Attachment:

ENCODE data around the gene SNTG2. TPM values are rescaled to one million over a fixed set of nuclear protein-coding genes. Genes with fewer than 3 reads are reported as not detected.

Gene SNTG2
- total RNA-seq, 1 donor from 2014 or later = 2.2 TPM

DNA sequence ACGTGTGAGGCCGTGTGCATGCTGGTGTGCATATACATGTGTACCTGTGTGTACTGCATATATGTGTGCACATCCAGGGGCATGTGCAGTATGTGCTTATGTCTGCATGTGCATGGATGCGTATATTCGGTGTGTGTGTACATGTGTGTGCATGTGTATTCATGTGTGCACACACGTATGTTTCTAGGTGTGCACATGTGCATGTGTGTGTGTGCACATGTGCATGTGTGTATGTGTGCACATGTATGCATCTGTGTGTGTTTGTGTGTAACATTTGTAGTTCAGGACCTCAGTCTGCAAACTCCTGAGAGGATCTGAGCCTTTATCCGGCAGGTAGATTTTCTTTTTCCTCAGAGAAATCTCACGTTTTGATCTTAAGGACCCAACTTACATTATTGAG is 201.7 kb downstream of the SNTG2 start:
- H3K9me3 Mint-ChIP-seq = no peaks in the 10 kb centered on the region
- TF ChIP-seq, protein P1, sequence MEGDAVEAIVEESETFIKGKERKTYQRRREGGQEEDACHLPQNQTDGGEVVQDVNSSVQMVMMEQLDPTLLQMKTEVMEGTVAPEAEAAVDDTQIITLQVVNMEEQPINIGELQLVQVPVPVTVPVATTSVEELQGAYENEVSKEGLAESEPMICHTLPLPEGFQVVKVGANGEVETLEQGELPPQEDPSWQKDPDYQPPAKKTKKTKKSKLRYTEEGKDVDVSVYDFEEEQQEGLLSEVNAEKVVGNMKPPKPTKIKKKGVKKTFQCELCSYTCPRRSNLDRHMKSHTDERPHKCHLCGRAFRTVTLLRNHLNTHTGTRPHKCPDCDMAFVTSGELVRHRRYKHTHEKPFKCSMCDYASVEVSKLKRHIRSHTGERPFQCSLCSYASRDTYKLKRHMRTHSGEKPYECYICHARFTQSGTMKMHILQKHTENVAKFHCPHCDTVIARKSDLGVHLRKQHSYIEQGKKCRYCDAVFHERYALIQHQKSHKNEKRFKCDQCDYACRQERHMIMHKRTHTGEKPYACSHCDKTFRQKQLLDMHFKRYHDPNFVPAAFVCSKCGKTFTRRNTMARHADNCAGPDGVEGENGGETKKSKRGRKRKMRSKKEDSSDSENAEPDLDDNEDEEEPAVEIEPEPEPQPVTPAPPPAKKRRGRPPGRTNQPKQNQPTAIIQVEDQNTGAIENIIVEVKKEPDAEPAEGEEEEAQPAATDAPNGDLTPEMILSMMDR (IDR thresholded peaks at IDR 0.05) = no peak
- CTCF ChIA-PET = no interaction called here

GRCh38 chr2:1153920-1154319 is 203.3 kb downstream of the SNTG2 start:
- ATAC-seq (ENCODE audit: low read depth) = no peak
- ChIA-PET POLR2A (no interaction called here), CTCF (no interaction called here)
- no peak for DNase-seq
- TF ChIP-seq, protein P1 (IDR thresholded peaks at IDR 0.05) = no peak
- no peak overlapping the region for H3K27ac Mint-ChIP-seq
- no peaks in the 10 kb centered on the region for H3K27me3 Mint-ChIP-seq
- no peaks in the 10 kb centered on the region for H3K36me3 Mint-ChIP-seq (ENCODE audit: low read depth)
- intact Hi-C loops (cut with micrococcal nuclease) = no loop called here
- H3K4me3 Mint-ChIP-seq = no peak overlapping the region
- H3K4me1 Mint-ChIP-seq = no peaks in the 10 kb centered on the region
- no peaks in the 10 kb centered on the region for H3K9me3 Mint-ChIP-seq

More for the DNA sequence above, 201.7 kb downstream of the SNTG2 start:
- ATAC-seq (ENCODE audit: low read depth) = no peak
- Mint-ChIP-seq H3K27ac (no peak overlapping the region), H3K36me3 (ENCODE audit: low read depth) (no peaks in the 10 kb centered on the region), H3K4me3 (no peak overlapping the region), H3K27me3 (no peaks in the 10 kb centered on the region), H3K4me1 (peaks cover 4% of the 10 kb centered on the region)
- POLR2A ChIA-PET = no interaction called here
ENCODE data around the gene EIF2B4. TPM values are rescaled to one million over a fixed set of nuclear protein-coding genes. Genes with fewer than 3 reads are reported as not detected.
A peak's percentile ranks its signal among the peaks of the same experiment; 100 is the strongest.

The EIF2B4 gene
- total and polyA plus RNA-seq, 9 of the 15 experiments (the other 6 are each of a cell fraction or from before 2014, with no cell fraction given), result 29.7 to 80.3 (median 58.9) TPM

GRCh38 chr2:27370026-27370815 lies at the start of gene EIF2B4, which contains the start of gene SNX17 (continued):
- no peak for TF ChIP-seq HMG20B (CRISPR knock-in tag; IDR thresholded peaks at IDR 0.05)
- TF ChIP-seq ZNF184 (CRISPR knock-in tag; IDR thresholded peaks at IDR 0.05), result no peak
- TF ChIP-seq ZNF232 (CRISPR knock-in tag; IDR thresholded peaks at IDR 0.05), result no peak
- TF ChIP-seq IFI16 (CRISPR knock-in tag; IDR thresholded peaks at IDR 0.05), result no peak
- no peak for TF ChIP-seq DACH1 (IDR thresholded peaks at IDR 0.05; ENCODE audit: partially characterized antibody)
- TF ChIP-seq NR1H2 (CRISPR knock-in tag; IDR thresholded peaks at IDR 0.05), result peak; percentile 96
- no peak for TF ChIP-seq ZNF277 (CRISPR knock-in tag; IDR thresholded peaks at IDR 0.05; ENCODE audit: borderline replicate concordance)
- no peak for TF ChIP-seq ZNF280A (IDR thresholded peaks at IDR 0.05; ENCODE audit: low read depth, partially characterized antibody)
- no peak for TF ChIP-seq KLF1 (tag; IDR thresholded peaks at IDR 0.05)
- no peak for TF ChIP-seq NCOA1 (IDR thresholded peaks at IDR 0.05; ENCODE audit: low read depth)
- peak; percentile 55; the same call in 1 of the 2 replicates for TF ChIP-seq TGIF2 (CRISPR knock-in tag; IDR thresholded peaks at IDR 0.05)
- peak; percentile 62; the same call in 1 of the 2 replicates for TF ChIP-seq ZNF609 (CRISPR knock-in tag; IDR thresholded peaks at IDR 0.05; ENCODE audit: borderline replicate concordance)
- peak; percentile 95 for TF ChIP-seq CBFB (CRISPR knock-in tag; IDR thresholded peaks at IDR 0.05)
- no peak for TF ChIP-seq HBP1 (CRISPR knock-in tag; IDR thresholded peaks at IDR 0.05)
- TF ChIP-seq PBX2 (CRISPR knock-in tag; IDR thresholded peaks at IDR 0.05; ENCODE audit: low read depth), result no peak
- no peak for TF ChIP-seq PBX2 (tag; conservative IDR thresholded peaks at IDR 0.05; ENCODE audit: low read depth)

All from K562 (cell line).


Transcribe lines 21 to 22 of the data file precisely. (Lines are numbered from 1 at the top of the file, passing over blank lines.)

- ATAC-seq (ENCODE audit: low read depth) = no peak
- Mint-ChIP-seq H3K27ac (no peak overlapping the region), H3K36me3 (ENCODE audit: low read depth) (no peaks in the 10 kb centered on the region), H3K4me3 (no peak overlapping the region), H3K27me3 (no peaks in the 10 kb centered on the region), H3K4me1 (peaks cover 4% of the 10 kb centered on the region)